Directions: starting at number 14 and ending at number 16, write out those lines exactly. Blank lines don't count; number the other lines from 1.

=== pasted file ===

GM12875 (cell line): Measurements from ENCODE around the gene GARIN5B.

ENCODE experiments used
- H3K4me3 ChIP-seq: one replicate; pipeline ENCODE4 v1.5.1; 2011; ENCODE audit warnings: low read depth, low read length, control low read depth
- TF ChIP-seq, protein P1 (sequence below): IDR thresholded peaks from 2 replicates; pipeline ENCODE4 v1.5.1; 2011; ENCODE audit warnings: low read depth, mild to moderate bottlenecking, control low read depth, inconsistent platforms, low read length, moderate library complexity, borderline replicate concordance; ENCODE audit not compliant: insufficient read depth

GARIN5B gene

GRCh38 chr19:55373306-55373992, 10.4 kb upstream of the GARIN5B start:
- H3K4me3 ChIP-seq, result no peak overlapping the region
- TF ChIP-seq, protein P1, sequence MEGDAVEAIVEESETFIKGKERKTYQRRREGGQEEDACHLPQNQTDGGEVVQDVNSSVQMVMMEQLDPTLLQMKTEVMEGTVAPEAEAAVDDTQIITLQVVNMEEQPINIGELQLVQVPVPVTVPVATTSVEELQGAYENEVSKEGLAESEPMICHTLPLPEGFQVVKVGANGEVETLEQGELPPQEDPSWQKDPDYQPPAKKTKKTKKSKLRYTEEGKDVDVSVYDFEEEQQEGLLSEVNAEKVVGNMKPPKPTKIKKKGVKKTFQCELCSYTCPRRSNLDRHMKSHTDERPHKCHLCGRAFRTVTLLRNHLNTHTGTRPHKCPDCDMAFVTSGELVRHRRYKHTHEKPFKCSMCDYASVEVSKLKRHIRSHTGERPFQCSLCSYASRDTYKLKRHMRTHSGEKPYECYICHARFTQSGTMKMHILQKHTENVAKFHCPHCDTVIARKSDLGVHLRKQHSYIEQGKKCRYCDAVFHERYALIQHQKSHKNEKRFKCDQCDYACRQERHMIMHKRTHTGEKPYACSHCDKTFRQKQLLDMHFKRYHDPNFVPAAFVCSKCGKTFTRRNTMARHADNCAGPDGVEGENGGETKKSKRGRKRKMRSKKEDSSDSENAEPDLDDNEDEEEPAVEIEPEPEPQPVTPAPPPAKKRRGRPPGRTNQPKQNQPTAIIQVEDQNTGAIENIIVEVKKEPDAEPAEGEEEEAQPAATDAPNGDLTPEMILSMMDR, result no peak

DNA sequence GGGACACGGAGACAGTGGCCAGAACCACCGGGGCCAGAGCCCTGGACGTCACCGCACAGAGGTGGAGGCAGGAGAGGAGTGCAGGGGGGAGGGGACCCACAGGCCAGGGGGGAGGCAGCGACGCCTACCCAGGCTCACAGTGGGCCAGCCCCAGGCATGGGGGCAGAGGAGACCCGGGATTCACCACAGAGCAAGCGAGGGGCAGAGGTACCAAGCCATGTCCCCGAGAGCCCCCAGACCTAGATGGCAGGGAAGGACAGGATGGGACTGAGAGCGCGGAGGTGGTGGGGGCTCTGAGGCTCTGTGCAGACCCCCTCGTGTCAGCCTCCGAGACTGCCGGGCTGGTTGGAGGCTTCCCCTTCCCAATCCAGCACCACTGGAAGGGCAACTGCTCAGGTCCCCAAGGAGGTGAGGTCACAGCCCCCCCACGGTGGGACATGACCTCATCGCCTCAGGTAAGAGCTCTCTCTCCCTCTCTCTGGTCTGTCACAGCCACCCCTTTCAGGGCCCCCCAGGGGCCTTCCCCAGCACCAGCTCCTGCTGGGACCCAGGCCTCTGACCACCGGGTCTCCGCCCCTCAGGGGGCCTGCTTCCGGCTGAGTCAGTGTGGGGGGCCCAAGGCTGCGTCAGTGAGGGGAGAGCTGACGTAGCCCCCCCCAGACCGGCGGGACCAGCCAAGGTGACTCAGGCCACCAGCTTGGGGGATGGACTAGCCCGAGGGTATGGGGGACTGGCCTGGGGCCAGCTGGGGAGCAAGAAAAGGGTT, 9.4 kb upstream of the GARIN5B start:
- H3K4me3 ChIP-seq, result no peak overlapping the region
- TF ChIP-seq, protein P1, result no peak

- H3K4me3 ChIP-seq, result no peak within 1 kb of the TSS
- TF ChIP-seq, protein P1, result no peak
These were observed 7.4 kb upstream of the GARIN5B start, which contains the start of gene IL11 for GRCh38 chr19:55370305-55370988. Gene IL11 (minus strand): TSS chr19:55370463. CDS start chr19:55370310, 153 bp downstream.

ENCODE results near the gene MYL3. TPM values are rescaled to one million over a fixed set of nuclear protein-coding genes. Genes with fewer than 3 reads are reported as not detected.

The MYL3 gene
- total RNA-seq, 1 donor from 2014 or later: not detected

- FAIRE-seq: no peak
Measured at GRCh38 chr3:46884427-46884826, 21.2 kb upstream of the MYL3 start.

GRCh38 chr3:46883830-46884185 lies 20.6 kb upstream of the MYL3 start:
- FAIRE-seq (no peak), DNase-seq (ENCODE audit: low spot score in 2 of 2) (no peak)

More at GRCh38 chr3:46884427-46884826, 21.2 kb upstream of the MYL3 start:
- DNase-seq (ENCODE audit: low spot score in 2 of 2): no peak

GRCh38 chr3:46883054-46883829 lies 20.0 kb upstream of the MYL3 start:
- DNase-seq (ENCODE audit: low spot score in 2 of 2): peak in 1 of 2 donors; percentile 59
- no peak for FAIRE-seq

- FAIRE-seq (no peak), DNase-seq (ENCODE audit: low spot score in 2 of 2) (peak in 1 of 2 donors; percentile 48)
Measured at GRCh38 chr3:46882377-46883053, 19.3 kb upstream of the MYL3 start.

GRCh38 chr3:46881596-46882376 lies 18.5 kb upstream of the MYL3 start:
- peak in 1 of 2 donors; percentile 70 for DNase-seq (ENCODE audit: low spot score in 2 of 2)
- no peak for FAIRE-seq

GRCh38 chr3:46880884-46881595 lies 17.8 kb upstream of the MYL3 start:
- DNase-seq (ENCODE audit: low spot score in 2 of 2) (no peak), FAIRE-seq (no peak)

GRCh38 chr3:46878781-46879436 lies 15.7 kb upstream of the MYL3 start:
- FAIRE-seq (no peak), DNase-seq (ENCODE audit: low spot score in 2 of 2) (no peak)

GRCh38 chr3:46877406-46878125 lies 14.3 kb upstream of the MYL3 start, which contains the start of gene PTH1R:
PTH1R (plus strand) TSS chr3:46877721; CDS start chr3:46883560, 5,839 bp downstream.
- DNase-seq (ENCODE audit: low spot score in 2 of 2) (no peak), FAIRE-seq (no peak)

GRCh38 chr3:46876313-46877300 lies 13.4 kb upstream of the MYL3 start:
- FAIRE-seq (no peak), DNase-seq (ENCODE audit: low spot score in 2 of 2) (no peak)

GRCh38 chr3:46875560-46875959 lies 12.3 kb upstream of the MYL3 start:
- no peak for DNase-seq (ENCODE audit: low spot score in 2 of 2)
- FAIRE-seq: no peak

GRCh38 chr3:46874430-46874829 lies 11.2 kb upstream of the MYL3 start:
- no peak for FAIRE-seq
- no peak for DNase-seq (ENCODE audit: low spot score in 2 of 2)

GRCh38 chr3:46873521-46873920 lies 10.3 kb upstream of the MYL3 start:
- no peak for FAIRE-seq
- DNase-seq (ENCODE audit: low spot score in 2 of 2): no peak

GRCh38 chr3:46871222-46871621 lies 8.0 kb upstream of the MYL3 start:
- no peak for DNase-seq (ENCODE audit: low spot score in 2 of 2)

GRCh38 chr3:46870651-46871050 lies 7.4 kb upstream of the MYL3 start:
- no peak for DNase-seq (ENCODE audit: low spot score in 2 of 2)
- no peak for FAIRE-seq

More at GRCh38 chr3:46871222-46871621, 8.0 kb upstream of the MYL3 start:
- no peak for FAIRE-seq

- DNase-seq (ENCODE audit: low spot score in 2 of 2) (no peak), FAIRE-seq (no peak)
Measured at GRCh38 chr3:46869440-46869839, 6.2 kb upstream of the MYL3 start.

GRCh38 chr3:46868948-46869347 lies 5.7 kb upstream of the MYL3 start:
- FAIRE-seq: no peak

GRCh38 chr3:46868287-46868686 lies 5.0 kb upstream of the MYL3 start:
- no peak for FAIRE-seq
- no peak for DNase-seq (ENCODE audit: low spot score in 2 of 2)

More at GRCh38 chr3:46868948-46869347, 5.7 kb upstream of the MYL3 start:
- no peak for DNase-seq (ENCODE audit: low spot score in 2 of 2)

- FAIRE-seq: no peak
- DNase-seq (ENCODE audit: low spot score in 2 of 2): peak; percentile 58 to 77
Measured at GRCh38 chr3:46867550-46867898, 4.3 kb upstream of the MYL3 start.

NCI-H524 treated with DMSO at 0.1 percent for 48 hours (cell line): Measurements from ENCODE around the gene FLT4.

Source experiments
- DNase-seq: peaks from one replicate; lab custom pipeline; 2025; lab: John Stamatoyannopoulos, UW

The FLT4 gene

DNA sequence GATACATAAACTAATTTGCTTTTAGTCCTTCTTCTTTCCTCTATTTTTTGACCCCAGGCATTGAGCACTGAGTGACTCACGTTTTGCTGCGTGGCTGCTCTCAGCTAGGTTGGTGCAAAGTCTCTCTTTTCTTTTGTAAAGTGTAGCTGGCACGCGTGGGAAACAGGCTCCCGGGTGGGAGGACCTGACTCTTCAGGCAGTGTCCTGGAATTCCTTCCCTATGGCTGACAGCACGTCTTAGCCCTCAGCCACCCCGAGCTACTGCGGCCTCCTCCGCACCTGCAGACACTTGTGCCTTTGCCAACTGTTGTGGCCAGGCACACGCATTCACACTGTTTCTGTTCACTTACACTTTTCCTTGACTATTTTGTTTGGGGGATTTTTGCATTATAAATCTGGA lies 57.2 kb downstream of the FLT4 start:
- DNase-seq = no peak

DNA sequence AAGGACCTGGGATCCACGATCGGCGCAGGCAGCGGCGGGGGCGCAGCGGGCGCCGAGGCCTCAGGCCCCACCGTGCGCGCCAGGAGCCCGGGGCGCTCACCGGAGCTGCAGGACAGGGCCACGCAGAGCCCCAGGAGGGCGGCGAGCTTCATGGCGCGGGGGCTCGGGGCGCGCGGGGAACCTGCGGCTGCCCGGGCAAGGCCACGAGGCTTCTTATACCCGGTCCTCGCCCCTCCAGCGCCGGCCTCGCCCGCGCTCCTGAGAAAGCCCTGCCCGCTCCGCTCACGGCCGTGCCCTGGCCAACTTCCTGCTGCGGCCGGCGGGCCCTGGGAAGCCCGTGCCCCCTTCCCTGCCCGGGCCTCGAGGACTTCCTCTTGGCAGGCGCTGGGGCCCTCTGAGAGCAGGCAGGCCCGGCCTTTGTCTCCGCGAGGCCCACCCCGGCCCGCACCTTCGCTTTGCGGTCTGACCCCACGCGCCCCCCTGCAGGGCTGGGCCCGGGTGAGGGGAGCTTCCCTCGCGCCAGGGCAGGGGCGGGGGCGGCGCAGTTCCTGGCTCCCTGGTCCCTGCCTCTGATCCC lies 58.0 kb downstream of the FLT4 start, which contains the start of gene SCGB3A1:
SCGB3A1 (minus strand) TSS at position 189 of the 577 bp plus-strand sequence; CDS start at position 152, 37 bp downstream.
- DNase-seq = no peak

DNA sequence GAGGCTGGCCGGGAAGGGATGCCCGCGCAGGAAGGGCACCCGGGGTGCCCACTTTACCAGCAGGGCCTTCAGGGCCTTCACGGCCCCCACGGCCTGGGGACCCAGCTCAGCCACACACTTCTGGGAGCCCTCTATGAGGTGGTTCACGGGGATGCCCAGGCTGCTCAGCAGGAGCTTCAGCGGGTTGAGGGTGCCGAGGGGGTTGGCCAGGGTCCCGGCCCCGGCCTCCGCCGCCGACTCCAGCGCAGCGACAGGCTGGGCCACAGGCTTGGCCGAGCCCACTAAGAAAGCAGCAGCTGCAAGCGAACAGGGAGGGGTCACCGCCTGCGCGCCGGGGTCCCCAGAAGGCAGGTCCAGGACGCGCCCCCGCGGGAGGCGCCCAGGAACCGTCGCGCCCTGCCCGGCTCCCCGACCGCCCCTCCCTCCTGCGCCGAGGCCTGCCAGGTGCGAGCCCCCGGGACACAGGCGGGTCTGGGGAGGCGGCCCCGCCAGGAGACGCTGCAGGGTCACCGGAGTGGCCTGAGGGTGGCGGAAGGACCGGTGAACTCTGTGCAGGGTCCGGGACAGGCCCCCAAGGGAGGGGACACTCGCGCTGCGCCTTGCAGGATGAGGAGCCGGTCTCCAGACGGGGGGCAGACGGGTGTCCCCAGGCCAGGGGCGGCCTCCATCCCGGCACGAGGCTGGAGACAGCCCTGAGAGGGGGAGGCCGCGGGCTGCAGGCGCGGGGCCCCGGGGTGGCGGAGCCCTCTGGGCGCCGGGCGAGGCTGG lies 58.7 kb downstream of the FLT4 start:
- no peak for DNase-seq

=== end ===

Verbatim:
These were observed 7.4 kb upstream of the GARIN5B start, which contains the start of gene IL11 for GRCh38 chr19:55370305-55370988. Gene IL11 (minus strand): TSS chr19:55370463. CDS start chr19:55370310, 153 bp downstream.

ENCODE results near the gene MYL3. TPM values are rescaled to one million over a fixed set of nuclear protein-coding genes. Genes with fewer than 3 reads are reported as not detected.

The MYL3 gene